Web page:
Mar 1 2015

Gender Reveal

Although I secretly-just-a-little-bit hoped Al would botch his interview, he didn’t. He aced it. The Company extended an offer that was confusing for us: while one component was much worse than we expected, another was more promising than we had ever thought possible. After a great many arguments discussions, it became clear that he wouldn’t be able to live with himself if we didn’t at least counter. So we countered. And now we’re waiting.

Yesterday, we took a break from all that to focus on something that should be even more important: our second child. With Peaches, we didn’t find out if she was a girl or a boy until the day she was born. That surprise was cool, but we thought we’d do something different this time: a gender reveal, with only a few immediate family members and our best friends. (By the way, I am aware that the PC thing is to refer to the baby’s “sex” now, not gender — and in everyday conversation I adhere to this — but a “sex reveal” still sounds a little bit disturbing at this juncture.)

There were three main reasons we chose to find out this time:

1. I wanted to be PRESENT for the surprise.
My labor and delivery with Peaches was so fast and furious — no time for an epidural, even! I’ll have to tell you the story sometime — that I’m pretty sure I went into a mild state of shock. Maybe this happens for everyone, at every birth, fast or slow. But all I know is that when Al announced, “It’s a girl!”, I was so dazed that I didn’t even care. I didn’t even remember that we didn’t know. This time, I really wanted to know how it feels to be there for that moment.

2. A big sister is a game-changer.
I was getting tired of talking to Peaches like, “When your little brother or sister comes, he or she will be so much fun to play with!” and “Do you want to say hello to your little brother or sister?” and “Look at Mommy’s belly! Your little brother or sister is in there, and he or she is growing!” No. I need to consolidate my minutes. Ain’t nobody got time for sentences that long, especially when you’re repeating them to a toddler eighty-seven times a day. I needed something definitive.

3. Peaches loves balloons.
We’re fairly strict parents with high expectations, but we do occasionally like her to be happy. 😉 A box with bundles of balloons soaring out was sure to rank pretty high in the This-Makes-Her-Smile department.

I hunted down this 30 x 30 box and ordered some stickers for it from Vineyard Vinyl. I also stockpiled some pink and blue decorations — cheesy, but I kind of loved it.

gender reveal decorations

The day of the reveal, we wrestled the massive box into our car and headed to Party City, where we handed them a sealed envelope from our doctor. We had to leave the store for half an hour; when we came back to pick it up, the employees crowed, “Do you want us to tell you? C’mon, let us! Ready? It’s…a…”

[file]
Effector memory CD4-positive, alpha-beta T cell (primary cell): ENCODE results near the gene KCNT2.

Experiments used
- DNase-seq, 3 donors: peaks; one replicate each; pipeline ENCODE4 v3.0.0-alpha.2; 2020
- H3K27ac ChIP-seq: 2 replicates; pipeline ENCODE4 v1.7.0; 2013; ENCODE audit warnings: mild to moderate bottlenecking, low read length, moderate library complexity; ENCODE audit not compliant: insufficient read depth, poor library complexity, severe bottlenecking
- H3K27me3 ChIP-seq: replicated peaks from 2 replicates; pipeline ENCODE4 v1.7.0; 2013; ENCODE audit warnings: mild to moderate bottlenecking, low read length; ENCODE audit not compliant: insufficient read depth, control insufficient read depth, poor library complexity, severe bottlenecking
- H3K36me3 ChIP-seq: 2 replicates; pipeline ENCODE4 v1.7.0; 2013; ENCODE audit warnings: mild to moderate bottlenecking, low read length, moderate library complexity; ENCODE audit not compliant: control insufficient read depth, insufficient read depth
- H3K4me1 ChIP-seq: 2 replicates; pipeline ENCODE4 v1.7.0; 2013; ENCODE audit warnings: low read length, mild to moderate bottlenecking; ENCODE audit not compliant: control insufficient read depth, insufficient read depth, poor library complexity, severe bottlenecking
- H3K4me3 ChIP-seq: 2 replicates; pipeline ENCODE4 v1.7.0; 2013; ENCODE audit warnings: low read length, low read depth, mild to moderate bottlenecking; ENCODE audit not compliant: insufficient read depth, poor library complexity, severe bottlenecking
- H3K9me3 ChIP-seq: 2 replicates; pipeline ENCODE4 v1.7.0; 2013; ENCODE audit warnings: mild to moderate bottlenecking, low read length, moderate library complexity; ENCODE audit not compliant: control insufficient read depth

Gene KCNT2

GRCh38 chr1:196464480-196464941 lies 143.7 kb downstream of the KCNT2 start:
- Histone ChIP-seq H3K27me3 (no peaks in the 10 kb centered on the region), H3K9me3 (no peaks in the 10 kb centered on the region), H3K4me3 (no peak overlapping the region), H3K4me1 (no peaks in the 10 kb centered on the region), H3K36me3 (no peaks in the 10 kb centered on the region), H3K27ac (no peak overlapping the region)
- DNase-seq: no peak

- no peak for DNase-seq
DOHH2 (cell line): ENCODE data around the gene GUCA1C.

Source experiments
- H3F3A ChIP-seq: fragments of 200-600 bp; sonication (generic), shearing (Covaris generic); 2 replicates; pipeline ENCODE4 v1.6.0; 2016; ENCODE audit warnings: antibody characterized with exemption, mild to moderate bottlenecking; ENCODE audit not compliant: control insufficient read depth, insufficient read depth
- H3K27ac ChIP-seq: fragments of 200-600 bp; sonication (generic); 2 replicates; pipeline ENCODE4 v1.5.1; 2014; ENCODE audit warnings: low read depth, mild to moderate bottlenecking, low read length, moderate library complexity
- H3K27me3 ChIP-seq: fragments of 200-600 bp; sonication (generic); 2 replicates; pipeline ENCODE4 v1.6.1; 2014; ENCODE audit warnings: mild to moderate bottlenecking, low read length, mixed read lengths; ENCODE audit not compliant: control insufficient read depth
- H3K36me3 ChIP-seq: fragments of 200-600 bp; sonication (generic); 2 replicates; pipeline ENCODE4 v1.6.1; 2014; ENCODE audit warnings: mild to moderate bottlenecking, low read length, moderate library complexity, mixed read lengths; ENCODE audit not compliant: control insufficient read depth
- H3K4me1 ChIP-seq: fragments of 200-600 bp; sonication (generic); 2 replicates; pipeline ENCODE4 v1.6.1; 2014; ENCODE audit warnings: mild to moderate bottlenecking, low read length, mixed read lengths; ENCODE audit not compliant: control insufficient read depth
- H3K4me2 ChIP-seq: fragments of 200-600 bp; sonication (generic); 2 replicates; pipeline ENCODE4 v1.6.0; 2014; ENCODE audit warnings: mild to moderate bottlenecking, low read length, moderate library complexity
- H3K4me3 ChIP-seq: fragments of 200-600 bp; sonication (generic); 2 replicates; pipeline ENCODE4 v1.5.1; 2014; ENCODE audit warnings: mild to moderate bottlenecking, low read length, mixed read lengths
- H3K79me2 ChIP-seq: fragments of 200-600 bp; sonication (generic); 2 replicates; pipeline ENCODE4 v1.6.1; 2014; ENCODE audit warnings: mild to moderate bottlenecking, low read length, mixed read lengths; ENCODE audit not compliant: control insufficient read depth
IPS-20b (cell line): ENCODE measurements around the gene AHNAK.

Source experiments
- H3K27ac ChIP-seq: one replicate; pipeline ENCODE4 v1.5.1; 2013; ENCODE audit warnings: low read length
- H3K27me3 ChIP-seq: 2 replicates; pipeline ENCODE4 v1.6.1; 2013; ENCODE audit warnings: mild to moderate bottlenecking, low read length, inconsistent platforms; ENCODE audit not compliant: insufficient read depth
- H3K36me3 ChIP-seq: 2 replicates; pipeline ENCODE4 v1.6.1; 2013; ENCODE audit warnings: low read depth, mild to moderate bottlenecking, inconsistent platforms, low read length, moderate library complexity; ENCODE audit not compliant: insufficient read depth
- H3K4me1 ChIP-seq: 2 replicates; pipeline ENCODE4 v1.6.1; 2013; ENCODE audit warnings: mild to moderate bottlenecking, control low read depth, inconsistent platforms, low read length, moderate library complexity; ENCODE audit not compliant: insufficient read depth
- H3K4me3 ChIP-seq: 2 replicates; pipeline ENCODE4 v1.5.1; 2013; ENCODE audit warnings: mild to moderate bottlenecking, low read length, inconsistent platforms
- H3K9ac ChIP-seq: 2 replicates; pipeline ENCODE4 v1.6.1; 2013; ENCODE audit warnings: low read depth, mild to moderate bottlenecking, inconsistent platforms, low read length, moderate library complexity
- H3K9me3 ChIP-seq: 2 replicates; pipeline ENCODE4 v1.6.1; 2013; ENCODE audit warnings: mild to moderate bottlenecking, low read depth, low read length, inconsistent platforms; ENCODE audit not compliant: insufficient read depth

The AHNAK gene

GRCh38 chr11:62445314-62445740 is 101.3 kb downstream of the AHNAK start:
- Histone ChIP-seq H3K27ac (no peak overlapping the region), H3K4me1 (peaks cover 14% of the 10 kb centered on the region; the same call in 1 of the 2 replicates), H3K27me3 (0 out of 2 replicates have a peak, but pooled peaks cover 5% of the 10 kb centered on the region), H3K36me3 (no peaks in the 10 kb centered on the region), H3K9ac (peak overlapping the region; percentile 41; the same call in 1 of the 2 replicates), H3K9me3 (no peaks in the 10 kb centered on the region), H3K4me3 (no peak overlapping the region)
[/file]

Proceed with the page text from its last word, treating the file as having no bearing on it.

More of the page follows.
They were clearly joking, but we bailed with a “Nohere’syourmoneyokaythanksbye!”

With friends and family gathered back at home, we let that sucker sit in front of the fireplace, all taped up, for as long as we could stand it. Finally, when all that was left to consume was dessert, we slit the tape and set Peaches up on a stool behind the box. Al and I each grabbed a side and pulled. Baby #2 is a…
gender reveal box with balloons

BOY!

I know it’s totally cliché, but we honestly would have been excited no matter what. The glass-half-full side of me is like, “Woohoo! We’re going to have one of each! I’ve always wanted to have a son!” And the half-empty side is like, “Damn…it would have been cool for Peaches to have a little sister so close in age. And what are we supposed to do with the seventeen tubs of dresses stored in our basement?”

The important thing is that he’s healthy, of course, and it’s really nice to officially be able to call him a he. Peaches rubbed my belly this morning and said, “Hi, boy! Hi, baby brudder!”

I pray that they’ll be close no matter who they are, and no matter where our family lives.

About Melissa

Melissa Bowers is a high school teacher from Michigan who (reluctantly) moved across the country when she was six months pregnant. Her days used to be filled with great works analyses and discussions of intricate film and literary techniques, but they are now consumed by a curious toddler, a spirited 4-year-old, and the desperate urge to write ALL THE THINGS -- which generally occurs a paragraph at a time whenever the children happen to nap. Since moving to California, her work has been published by Writer's Digest and The Writer, and her articles are regularly featured on The Huffington Post, Scary Mommy, BlogHer, and others.